What’s the Future Payback for the Stimulus?

Key Points

  • It is becoming increasingly clear that the massive global stimulus is being financed by a rise in money, not debt.

  • Debt borrows growth from the future. The biggest difference between a one-time rise in money compared to a rise in debt is a potentially brighter economic outlook.

  • The biggest risk may be that this isn’t a one-time event. In the future, governments might be more inclined to keep on running big budget deficits financed by central bank money potentially leading to slower growth, weaker currencies, unwanted inflation, and central bank insolvency.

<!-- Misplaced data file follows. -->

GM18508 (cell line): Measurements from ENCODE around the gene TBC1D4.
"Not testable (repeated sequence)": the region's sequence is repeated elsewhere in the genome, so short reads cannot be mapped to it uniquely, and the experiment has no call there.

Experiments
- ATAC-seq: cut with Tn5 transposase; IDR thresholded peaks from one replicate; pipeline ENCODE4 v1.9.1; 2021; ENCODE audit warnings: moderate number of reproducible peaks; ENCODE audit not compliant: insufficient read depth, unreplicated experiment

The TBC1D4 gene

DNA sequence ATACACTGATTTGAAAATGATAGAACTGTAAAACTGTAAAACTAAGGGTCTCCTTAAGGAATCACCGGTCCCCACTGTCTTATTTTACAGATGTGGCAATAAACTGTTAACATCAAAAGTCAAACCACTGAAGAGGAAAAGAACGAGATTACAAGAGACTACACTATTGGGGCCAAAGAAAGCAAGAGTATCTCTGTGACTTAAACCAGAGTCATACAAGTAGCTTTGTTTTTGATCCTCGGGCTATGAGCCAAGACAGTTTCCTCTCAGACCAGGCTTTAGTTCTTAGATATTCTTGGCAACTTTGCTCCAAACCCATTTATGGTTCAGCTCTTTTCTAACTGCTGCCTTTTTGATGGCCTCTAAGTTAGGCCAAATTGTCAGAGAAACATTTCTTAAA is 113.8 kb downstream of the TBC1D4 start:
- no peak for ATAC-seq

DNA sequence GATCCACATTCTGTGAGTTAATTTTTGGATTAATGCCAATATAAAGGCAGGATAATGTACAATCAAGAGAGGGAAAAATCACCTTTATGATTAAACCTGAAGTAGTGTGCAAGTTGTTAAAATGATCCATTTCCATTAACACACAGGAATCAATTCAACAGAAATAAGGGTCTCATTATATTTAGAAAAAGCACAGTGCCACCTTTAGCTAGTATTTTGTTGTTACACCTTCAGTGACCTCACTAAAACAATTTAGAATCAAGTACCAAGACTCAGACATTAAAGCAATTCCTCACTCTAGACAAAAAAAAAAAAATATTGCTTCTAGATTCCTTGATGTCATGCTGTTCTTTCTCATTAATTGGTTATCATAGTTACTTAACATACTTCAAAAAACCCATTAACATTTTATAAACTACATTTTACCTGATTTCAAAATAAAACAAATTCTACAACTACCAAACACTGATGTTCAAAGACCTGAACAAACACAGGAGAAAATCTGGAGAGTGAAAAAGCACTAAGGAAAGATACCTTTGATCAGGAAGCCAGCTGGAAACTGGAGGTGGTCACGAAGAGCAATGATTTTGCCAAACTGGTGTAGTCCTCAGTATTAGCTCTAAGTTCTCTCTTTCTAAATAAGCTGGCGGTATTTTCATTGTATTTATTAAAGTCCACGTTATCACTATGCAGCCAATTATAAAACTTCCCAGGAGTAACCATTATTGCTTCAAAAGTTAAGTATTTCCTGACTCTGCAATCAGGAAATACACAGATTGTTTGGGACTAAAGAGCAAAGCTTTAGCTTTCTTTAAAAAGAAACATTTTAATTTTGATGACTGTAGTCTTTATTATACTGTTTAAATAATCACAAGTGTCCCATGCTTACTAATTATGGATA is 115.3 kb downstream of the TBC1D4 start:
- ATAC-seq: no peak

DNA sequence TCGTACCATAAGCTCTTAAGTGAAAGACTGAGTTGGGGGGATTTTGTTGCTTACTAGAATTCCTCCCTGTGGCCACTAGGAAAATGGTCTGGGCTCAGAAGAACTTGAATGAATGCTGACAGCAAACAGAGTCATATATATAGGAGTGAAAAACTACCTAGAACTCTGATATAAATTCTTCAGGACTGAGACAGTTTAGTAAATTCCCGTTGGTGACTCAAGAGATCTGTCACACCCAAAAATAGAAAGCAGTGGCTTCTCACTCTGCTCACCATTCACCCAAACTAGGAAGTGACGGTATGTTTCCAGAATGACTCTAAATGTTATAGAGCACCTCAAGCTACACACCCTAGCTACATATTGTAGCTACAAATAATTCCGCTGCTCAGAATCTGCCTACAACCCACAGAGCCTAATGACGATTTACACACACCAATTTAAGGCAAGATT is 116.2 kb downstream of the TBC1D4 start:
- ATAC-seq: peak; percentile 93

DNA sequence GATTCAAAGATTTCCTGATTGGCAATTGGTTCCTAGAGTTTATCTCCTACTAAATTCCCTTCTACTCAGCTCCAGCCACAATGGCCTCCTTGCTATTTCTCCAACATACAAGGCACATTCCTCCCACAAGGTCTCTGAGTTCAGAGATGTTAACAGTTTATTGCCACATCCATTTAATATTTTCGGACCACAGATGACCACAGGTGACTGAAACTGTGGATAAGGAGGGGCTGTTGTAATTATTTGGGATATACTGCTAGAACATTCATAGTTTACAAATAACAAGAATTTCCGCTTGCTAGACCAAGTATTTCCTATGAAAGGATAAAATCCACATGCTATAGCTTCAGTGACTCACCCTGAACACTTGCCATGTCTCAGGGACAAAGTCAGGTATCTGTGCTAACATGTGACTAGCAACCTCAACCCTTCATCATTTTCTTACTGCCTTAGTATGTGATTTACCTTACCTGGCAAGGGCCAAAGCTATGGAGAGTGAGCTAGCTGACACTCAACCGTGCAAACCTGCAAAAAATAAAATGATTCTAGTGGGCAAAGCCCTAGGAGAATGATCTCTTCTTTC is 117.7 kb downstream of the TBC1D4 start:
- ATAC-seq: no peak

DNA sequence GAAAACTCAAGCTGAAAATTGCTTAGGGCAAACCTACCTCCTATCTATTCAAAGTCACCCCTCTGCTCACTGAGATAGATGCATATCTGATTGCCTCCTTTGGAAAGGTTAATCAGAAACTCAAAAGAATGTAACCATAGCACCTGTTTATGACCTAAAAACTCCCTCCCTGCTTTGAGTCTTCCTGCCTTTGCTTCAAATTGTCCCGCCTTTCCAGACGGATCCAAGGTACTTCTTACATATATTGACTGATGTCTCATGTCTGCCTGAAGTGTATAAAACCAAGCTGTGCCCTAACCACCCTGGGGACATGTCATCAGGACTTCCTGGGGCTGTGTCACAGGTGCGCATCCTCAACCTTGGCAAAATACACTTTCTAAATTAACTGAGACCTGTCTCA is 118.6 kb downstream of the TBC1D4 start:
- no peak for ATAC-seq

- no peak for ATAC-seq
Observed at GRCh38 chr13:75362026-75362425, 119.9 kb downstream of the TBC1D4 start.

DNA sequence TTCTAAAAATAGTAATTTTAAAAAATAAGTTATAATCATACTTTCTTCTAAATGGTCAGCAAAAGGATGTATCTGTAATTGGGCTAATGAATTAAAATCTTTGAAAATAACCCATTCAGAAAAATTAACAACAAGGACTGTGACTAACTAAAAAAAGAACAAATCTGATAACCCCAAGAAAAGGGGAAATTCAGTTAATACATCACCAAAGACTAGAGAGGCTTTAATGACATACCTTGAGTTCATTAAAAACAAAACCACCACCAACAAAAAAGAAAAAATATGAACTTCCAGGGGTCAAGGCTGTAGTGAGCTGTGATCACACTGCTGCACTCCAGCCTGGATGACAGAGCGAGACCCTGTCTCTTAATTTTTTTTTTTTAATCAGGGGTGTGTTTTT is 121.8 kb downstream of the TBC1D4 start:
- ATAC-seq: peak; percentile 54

The fiscal costs of the battle against COVID-19 is anticipated to be between 10-20% of global GDP, but could be even higher. To mitigate the economic impacts, central banks worldwide have announced big quantitative easing (QE) programs absorbing debt by purchasing bonds. Although these programs have just begun, the combination of purchases by the U.S.’s Federal Reserve (Fed), European Central Bank (ECB) and Bank of Japan (BoJ) have already set an annual record, as you can see in the chart below.

Combined Fed, ECB, and BoJ buying have already set an annual record for 2020

Source: Charles Schwab, Bloomberg data as of 5/6/2020